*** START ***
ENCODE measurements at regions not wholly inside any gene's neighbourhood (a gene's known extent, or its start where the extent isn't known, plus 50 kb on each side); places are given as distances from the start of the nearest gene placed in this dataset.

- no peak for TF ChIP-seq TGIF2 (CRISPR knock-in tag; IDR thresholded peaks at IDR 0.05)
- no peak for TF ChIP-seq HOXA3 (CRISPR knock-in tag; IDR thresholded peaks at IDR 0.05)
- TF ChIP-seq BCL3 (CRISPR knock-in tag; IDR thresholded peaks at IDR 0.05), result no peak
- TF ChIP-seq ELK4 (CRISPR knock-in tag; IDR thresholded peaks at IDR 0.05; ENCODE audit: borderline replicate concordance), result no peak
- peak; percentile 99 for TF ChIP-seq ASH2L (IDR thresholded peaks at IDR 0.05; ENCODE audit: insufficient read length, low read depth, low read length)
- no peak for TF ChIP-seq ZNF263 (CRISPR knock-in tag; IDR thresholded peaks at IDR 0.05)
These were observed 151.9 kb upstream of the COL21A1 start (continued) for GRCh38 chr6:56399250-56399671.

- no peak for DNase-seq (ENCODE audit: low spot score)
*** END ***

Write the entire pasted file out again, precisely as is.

ENCODE measurements at regions not wholly inside any gene's neighbourhood (a gene's known extent, or its start where the extent isn't known, plus 50 kb on each side); places are given as distances from the start of the nearest gene placed in this dataset.

- no peak for TF ChIP-seq TGIF2 (CRISPR knock-in tag; IDR thresholded peaks at IDR 0.05)
- no peak for TF ChIP-seq HOXA3 (CRISPR knock-in tag; IDR thresholded peaks at IDR 0.05)
- TF ChIP-seq BCL3 (CRISPR knock-in tag; IDR thresholded peaks at IDR 0.05), result no peak
- TF ChIP-seq ELK4 (CRISPR knock-in tag; IDR thresholded peaks at IDR 0.05; ENCODE audit: borderline replicate concordance), result no peak
- peak; percentile 99 for TF ChIP-seq ASH2L (IDR thresholded peaks at IDR 0.05; ENCODE audit: insufficient read length, low read depth, low read length)
- no peak for TF ChIP-seq ZNF263 (CRISPR knock-in tag; IDR thresholded peaks at IDR 0.05)
These were observed 151.9 kb upstream of the COL21A1 start (continued) for GRCh38 chr6:56399250-56399671.

- no peak for DNase-seq (ENCODE audit: low spot score)